Marrus’ Nine Suggestions (there are no rules) For Turning the Pictures in Your Head into a Roof Over It
1. Know what you want to do.
Start with one thing. It’s the clearest thing in your head. It keeps you up at night, working. Too many projects is a great way to distract yourself from earning a living with one.
2. Have a plan.
Who needs this thing that you want to do? You’re gonna have to hit the road to find the people who are looking for YOU.
3. Learn what you need to get there.
A lot of success comes from being in the right place at the right time. Everything can be an opportunity. Even that job you hate. Keep in mind what it is you want to do, and keep at, keep learning, keep pushing.
4. Stay true to your vision.
It’s fine to take a job off-center of ideal, but keep working on the thing for YOU. We lose our artistic integrity when we only cater to an established audience. Choose your allies and your addictions wisely.
5. Give back.
Teach the things you learn along the way. Sacred knowledge should be shared, not hoarded.
6. Use every tool you can find.
Barter. Use libraries, social networking sites. Blog. Question people more knowledgeable than you in your field – they started somewhere, too. Don’t overlook the guy who runs the bar down the street. Network everywhere, but be nice about it. And if an opportunity comes along that’s not right for you, pass it along to a friend.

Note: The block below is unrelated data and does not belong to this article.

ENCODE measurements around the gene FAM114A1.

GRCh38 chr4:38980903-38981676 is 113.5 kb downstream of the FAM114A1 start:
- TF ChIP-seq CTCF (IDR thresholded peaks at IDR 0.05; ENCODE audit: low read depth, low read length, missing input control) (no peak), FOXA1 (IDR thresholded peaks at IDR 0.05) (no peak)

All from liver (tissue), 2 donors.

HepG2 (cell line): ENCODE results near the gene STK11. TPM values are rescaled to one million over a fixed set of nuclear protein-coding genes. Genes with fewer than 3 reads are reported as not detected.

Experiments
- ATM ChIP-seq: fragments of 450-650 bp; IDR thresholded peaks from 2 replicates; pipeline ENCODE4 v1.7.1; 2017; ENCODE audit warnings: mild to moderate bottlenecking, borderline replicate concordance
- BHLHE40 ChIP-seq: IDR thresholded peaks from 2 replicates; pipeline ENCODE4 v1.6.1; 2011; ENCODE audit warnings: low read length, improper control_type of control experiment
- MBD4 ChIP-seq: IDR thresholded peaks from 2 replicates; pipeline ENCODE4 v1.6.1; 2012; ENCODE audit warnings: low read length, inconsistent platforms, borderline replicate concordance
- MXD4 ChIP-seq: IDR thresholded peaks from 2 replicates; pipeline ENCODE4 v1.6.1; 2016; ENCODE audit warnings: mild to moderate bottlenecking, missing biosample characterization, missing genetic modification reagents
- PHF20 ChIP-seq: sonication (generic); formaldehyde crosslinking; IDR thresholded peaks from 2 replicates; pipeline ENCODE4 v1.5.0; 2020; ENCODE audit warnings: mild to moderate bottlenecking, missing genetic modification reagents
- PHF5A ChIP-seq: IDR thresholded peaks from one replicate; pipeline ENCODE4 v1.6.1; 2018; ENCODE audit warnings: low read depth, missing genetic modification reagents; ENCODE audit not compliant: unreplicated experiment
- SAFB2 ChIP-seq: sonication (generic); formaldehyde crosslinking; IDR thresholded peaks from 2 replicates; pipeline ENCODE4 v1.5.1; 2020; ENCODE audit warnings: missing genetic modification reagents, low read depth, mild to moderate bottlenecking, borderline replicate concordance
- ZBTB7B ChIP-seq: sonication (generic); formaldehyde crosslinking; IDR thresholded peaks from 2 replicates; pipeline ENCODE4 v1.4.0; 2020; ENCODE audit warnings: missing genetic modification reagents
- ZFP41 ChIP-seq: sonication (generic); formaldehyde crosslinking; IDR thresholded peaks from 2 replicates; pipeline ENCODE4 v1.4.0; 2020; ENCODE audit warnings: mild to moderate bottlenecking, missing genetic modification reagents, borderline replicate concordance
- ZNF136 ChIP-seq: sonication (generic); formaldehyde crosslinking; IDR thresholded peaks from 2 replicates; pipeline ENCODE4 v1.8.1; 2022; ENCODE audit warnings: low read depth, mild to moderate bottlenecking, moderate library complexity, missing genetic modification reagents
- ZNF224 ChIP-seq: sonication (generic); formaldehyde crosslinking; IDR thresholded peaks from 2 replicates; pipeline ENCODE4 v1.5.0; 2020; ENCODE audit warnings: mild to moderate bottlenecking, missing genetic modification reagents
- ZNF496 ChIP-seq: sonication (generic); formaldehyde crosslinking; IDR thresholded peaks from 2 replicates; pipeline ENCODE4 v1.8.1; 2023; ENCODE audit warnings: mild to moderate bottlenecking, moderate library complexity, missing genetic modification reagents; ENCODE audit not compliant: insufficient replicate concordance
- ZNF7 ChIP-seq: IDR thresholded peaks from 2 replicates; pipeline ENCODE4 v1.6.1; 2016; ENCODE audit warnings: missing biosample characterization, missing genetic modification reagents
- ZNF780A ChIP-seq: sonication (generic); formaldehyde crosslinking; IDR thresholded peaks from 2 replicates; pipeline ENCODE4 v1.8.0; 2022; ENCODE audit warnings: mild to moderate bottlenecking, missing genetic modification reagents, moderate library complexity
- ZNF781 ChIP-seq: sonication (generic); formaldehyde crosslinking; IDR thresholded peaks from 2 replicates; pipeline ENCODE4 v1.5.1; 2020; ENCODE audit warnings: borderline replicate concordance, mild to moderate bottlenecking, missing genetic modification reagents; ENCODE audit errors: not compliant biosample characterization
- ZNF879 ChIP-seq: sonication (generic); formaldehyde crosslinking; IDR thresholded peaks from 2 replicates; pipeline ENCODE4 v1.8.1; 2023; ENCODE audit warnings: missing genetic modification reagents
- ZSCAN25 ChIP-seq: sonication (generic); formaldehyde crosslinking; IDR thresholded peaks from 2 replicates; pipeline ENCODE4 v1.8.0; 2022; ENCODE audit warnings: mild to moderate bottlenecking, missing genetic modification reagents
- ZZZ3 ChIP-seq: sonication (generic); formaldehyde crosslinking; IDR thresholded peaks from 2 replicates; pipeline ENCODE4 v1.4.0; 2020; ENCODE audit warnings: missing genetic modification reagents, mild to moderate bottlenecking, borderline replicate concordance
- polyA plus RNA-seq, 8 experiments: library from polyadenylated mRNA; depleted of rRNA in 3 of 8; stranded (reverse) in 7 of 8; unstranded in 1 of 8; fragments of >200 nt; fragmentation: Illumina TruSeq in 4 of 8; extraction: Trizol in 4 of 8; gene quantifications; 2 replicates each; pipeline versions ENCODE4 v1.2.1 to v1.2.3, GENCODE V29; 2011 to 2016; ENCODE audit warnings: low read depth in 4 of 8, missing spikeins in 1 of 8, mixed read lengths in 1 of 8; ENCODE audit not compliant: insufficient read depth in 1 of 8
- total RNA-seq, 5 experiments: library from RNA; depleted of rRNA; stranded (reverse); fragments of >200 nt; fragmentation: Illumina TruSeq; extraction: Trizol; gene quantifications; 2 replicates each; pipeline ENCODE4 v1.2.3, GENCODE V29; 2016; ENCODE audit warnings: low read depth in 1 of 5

7. Stay hungry.
That means keep learning. Keep looking. Get out of your comfort zone.
8. Be professional.
People will believe you are how you present yourself. Value your work and the time & knowledge that went into it. You’re gonna be a small business owner, so market yourself as well as your art. Remember, if it’s on the web, assume everyone you never wanted to see it WILL see it.
9. Never give up.
You won’t get the life you want if you quit fighting for it.
A final word: If you can see ANY other way to make a living, do that instead. This path can be long & hard, and unless it’s your entire world, the effort it’ll take probably won’t be worth it to you. You may realign your forces dozens of times, but each time, you’ll learn something new, make a new connection, and get that much closer to making a living with your passion.
(And if you want to hear more about this stuff, have I mentioned lately that I wrote a book? No really – I did. It’s good. (Other people have told me.)